CPB Ralph Lowell Medal: Frontline auteur David Fanning received CPB’s 38th annual Lowell medal May 18 during the PBS Annual Meeting in Austin, Texas.
The prestigious honor has been presented since 1975 for outstanding contributions to public television. Fanning began his career in journalism at a newspaper in his native South Africa before shifting to American pubTV in 1973.
PBS “Be More” Award: Joan Ganz Cooney, co-founder of Children’s Television Workshop (now Sesame Workshop) and prime creator of Sesame Street, received the award recognizing contributions to society that exemplify the PBS spirit of “Be more” — “expanding horizons, opening up possibilities and exploring new ideas.”
Cooney commented that she’s especially proud that Sesame Street hasn’t backed away from tough topics such as a parent’s military deployment, unemployment or the death of friends and relatives. “Muppets have a way of making these hard subjects a little easier to grasp,” she said.
Previous recipients include documentarian Ken Burns, newsmen Bill Moyers and Jim Lehrer, science educator Neil DeGrasse Tyson and Fred Rogers of Mister Rogers’ Neighborhood.
C. Scott Elliott Development Professional of the Year: PBS named Jon Miskowski, Wisconsin Public Television‘s director of development as well as executive director of its friends group. He supervises the state network’s major giving, underwriting, auction and membership. Miskowski previously served as membership director for WGBY in Springfield, Mass., and for WPT.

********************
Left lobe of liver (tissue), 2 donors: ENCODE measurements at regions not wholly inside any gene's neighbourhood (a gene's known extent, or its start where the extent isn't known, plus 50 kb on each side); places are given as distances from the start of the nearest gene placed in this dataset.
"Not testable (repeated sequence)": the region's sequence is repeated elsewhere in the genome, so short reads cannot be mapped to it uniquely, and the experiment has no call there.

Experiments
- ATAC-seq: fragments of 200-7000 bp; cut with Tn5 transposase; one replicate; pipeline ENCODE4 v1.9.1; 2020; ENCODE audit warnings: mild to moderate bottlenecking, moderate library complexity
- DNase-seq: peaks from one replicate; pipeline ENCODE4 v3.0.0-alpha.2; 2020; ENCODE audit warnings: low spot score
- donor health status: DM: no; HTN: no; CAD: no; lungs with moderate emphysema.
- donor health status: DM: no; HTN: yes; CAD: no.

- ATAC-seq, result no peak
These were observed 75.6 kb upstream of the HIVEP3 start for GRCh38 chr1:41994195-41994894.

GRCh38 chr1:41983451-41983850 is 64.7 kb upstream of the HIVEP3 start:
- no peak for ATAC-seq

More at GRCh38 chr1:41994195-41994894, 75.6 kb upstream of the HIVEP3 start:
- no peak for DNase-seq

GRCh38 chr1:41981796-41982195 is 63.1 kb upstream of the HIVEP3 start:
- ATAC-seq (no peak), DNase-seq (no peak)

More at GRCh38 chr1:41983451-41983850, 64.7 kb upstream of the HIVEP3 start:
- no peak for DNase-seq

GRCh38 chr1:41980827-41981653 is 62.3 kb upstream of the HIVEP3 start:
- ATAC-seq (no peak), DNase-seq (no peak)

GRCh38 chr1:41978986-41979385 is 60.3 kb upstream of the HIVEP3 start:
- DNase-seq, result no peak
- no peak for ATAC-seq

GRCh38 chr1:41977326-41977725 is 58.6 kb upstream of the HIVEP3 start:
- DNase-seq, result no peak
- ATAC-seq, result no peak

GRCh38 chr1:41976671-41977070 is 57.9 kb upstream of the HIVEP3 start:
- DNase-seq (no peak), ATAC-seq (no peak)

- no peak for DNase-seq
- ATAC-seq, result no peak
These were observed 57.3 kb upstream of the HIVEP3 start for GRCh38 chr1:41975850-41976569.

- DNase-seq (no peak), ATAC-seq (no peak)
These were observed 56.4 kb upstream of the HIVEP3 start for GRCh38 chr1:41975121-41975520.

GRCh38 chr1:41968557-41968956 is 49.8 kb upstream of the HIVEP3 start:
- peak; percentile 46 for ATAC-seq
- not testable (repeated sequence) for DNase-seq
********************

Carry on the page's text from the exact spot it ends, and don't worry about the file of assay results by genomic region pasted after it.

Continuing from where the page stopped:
PBS Teachers Innovation Awards: PBS recognized 50 educators chosen from more than 700 nominations submitted online. PBS said the annual honors go to “teachers who are transforming classroom learning and providing children with the tools they need to reach their full potential and succeed in the 21st century.”
The top 10 winners include Tricia Fuglestad, whose “Fugleflicks” movies created by students at Dryden Elementary School in Arlington Heights, Ill., have been screened in international film festivals. Those top winners received a trip to Austin for their award ceremonies at the meeting, and were given a SMART Board interactive whiteboard system and a Logitech camera. The top 50 winners receive PBS instructional technology resources.
For a linked list of the Top 10 winners and their projects, go to tinyurl.com/PBSTeachers.
Your PBS Video Contest: Michael Kelvin Lee of San Francisco won the national contest hosted by PBS Engage. The contest asked would-be filmmakers to illustrate in 30 seconds how they interact with PBS beyond watching broadcasts. Lee’s entry, “PBS Taught Me,” used a felt-tip pen, notebook, stop-action video and a jaunty soundtrack to capture first prize. A panel of pubcasters and other media experts chose Lee’s film. He won a trip to Austin and a behind-the-scenes tour of Austin City Limits. The People’s Choice prize, bestowed by the vote of site visitors, went to “Online to Explore,” by Henry Michael Basta Jr. of Abingdon, Md., another stop-action video using colorful chalk drawings that become more elaborate as the video progresses. Both winners are posted at videocontest.pbs.org.
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